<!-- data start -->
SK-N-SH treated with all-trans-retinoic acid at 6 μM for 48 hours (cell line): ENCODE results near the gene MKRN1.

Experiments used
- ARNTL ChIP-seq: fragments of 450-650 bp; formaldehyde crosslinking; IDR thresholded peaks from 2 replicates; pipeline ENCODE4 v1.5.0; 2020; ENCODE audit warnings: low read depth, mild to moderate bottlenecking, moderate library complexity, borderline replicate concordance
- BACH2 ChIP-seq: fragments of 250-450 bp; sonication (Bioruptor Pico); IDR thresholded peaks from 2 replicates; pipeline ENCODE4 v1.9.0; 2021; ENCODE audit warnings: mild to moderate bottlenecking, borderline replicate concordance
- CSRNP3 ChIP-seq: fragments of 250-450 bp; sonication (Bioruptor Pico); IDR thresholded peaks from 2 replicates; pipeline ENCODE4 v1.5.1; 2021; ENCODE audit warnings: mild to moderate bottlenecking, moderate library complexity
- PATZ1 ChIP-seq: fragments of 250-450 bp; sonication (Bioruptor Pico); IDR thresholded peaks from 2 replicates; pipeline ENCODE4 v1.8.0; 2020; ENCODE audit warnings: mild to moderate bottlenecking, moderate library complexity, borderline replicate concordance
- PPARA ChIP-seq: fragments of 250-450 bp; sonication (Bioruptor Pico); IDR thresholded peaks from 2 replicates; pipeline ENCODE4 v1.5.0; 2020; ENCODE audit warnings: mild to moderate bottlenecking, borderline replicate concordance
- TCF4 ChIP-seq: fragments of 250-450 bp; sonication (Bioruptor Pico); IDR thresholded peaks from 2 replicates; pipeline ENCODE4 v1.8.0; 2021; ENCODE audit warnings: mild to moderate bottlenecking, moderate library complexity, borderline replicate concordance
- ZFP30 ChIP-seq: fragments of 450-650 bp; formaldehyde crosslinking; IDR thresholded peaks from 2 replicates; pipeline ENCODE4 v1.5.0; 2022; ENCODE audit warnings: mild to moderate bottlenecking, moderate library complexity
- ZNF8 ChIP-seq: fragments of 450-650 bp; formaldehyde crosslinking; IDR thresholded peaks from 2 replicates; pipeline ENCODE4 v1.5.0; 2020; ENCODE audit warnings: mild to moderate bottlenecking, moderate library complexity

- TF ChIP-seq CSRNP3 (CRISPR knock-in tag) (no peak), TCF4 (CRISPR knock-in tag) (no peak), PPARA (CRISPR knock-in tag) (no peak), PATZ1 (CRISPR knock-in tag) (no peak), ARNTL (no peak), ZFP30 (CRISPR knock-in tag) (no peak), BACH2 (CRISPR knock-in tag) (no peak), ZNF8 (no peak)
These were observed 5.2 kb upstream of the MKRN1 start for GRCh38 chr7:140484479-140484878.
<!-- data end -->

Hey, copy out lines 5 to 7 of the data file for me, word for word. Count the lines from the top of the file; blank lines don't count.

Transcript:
- CSRNP3 ChIP-seq: fragments of 250-450 bp; sonication (Bioruptor Pico); IDR thresholded peaks from 2 replicates; pipeline ENCODE4 v1.5.1; 2021; ENCODE audit warnings: mild to moderate bottlenecking, moderate library complexity
- PATZ1 ChIP-seq: fragments of 250-450 bp; sonication (Bioruptor Pico); IDR thresholded peaks from 2 replicates; pipeline ENCODE4 v1.8.0; 2020; ENCODE audit warnings: mild to moderate bottlenecking, moderate library complexity, borderline replicate concordance
- PPARA ChIP-seq: fragments of 250-450 bp; sonication (Bioruptor Pico); IDR thresholded peaks from 2 replicates; pipeline ENCODE4 v1.5.0; 2020; ENCODE audit warnings: mild to moderate bottlenecking, borderline replicate concordance